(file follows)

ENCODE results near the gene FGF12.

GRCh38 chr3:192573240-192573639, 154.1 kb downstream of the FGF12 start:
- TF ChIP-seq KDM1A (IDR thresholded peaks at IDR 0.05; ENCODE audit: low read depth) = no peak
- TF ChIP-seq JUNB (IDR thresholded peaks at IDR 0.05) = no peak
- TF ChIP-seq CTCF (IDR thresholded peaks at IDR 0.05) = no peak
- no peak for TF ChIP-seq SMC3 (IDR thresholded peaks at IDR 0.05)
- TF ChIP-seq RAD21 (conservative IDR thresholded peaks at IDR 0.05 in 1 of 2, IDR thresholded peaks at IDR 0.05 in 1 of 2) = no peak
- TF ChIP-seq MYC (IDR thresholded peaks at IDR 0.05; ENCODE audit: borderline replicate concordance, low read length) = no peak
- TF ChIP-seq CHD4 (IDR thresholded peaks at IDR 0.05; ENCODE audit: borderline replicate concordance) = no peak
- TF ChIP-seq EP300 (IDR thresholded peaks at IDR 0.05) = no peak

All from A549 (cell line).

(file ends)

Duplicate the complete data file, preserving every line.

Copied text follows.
ENCODE results near the gene FGF12.

GRCh38 chr3:192573240-192573639, 154.1 kb downstream of the FGF12 start:
- TF ChIP-seq KDM1A (IDR thresholded peaks at IDR 0.05; ENCODE audit: low read depth) = no peak
- TF ChIP-seq JUNB (IDR thresholded peaks at IDR 0.05) = no peak
- TF ChIP-seq CTCF (IDR thresholded peaks at IDR 0.05) = no peak
- no peak for TF ChIP-seq SMC3 (IDR thresholded peaks at IDR 0.05)
- TF ChIP-seq RAD21 (conservative IDR thresholded peaks at IDR 0.05 in 1 of 2, IDR thresholded peaks at IDR 0.05 in 1 of 2) = no peak
- TF ChIP-seq MYC (IDR thresholded peaks at IDR 0.05; ENCODE audit: borderline replicate concordance, low read length) = no peak
- TF ChIP-seq CHD4 (IDR thresholded peaks at IDR 0.05; ENCODE audit: borderline replicate concordance) = no peak
- TF ChIP-seq EP300 (IDR thresholded peaks at IDR 0.05) = no peak

All from A549 (cell line).